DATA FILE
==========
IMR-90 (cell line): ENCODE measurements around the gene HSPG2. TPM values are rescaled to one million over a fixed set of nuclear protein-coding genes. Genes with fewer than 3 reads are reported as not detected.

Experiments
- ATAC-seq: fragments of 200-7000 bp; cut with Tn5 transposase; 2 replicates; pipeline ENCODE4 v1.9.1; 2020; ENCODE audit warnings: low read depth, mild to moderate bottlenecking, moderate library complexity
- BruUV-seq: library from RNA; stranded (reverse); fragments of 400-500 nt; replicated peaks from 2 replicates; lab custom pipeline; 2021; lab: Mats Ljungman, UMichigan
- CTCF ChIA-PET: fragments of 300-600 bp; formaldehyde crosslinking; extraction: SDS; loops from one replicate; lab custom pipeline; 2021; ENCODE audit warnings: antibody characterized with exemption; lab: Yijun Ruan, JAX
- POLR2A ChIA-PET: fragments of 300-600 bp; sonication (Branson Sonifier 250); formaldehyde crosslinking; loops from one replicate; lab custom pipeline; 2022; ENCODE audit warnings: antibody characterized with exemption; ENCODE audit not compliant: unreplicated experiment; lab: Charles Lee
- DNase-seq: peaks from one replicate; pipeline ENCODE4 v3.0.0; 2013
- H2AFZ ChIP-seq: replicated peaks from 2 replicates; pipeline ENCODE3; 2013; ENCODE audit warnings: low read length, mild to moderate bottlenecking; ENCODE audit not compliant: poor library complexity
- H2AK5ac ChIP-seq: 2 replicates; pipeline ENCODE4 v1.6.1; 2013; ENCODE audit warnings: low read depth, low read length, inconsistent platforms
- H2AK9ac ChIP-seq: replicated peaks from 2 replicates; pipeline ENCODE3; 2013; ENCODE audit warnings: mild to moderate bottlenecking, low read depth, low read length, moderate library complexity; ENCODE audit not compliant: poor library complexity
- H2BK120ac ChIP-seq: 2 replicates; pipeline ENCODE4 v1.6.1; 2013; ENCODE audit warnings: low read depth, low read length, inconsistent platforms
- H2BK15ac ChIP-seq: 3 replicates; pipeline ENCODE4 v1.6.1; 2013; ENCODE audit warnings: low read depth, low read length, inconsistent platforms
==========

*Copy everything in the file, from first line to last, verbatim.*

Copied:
IMR-90 (cell line): ENCODE measurements around the gene HSPG2. TPM values are rescaled to one million over a fixed set of nuclear protein-coding genes. Genes with fewer than 3 reads are reported as not detected.

Experiments
- ATAC-seq: fragments of 200-7000 bp; cut with Tn5 transposase; 2 replicates; pipeline ENCODE4 v1.9.1; 2020; ENCODE audit warnings: low read depth, mild to moderate bottlenecking, moderate library complexity
- BruUV-seq: library from RNA; stranded (reverse); fragments of 400-500 nt; replicated peaks from 2 replicates; lab custom pipeline; 2021; lab: Mats Ljungman, UMichigan
- CTCF ChIA-PET: fragments of 300-600 bp; formaldehyde crosslinking; extraction: SDS; loops from one replicate; lab custom pipeline; 2021; ENCODE audit warnings: antibody characterized with exemption; lab: Yijun Ruan, JAX
- POLR2A ChIA-PET: fragments of 300-600 bp; sonication (Branson Sonifier 250); formaldehyde crosslinking; loops from one replicate; lab custom pipeline; 2022; ENCODE audit warnings: antibody characterized with exemption; ENCODE audit not compliant: unreplicated experiment; lab: Charles Lee
- DNase-seq: peaks from one replicate; pipeline ENCODE4 v3.0.0; 2013
- H2AFZ ChIP-seq: replicated peaks from 2 replicates; pipeline ENCODE3; 2013; ENCODE audit warnings: low read length, mild to moderate bottlenecking; ENCODE audit not compliant: poor library complexity
- H2AK5ac ChIP-seq: 2 replicates; pipeline ENCODE4 v1.6.1; 2013; ENCODE audit warnings: low read depth, low read length, inconsistent platforms
- H2AK9ac ChIP-seq: replicated peaks from 2 replicates; pipeline ENCODE3; 2013; ENCODE audit warnings: mild to moderate bottlenecking, low read depth, low read length, moderate library complexity; ENCODE audit not compliant: poor library complexity
- H2BK120ac ChIP-seq: 2 replicates; pipeline ENCODE4 v1.6.1; 2013; ENCODE audit warnings: low read depth, low read length, inconsistent platforms
- H2BK15ac ChIP-seq: 3 replicates; pipeline ENCODE4 v1.6.1; 2013; ENCODE audit warnings: low read depth, low read length, inconsistent platforms